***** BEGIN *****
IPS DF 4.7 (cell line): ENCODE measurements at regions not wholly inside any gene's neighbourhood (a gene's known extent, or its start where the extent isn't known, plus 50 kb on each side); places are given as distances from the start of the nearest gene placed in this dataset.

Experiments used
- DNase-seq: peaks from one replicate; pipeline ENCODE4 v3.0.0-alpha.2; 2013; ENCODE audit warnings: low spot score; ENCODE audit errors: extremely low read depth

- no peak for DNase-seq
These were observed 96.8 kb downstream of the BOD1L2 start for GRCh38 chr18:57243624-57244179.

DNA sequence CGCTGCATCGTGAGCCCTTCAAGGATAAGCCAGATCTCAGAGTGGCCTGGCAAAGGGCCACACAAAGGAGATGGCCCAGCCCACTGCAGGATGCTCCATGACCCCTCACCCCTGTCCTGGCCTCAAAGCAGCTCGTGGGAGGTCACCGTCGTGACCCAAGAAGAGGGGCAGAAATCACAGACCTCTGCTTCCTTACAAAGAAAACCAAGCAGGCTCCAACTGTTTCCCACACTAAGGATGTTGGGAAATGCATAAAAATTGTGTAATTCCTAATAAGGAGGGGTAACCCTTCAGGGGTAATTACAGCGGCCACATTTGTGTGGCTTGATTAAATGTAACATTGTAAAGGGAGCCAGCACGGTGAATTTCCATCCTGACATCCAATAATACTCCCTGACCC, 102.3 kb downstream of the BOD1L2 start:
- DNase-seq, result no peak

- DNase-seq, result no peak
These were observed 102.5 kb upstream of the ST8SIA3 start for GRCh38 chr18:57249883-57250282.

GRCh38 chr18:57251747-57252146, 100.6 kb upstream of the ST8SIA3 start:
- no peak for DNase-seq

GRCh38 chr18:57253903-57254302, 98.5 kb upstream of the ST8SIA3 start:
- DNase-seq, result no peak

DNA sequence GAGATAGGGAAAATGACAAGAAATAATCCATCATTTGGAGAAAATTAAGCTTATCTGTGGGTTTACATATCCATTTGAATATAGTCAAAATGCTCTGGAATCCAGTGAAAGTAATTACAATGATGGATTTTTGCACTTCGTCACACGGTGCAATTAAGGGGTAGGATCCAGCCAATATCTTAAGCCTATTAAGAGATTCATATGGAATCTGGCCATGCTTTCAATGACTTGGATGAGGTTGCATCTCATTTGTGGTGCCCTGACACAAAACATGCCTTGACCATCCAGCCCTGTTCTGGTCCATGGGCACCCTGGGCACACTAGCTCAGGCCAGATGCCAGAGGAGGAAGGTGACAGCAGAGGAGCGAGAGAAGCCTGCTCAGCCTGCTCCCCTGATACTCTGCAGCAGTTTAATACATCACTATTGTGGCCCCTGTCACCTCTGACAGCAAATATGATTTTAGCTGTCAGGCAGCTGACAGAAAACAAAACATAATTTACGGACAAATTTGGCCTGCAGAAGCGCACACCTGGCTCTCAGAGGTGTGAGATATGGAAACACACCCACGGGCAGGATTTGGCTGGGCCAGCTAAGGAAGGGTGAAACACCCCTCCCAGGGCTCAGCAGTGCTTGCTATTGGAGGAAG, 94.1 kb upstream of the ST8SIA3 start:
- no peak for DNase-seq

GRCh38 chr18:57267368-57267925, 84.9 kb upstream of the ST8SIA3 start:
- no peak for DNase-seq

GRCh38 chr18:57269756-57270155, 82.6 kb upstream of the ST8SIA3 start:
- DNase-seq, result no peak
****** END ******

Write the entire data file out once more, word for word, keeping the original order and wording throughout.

IPS DF 4.7 (cell line): ENCODE measurements at regions not wholly inside any gene's neighbourhood (a gene's known extent, or its start where the extent isn't known, plus 50 kb on each side); places are given as distances from the start of the nearest gene placed in this dataset.

Experiments used
- DNase-seq: peaks from one replicate; pipeline ENCODE4 v3.0.0-alpha.2; 2013; ENCODE audit warnings: low spot score; ENCODE audit errors: extremely low read depth

- no peak for DNase-seq
These were observed 96.8 kb downstream of the BOD1L2 start for GRCh38 chr18:57243624-57244179.

DNA sequence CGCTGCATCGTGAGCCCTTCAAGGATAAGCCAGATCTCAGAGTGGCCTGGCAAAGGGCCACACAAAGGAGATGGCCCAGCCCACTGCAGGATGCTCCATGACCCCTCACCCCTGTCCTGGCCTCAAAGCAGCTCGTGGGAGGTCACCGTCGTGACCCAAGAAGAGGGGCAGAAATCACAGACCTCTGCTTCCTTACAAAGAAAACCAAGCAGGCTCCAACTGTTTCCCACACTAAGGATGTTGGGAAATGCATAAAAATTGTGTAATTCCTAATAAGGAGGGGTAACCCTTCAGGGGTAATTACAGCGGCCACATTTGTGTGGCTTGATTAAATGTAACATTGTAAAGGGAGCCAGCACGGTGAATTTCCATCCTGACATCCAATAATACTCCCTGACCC, 102.3 kb downstream of the BOD1L2 start:
- DNase-seq, result no peak

- DNase-seq, result no peak
These were observed 102.5 kb upstream of the ST8SIA3 start for GRCh38 chr18:57249883-57250282.

GRCh38 chr18:57251747-57252146, 100.6 kb upstream of the ST8SIA3 start:
- no peak for DNase-seq

GRCh38 chr18:57253903-57254302, 98.5 kb upstream of the ST8SIA3 start:
- DNase-seq, result no peak

DNA sequence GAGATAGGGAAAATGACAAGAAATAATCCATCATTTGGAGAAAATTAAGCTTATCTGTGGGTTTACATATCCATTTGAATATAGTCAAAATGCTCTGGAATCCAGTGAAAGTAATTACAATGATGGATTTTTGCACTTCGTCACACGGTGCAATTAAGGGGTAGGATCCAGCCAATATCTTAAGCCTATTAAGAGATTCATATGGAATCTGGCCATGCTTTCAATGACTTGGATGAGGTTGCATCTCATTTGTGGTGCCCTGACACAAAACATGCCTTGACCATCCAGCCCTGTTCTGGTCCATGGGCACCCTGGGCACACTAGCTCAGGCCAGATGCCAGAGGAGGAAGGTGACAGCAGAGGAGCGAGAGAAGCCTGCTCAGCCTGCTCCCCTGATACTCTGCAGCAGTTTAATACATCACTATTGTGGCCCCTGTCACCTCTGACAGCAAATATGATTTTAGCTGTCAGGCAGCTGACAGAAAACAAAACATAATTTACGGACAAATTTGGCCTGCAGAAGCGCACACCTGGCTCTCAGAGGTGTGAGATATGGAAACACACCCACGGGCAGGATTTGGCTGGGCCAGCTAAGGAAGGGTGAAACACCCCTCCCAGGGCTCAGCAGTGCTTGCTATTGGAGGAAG, 94.1 kb upstream of the ST8SIA3 start:
- no peak for DNase-seq

GRCh38 chr18:57267368-57267925, 84.9 kb upstream of the ST8SIA3 start:
- no peak for DNase-seq

GRCh38 chr18:57269756-57270155, 82.6 kb upstream of the ST8SIA3 start:
- DNase-seq, result no peak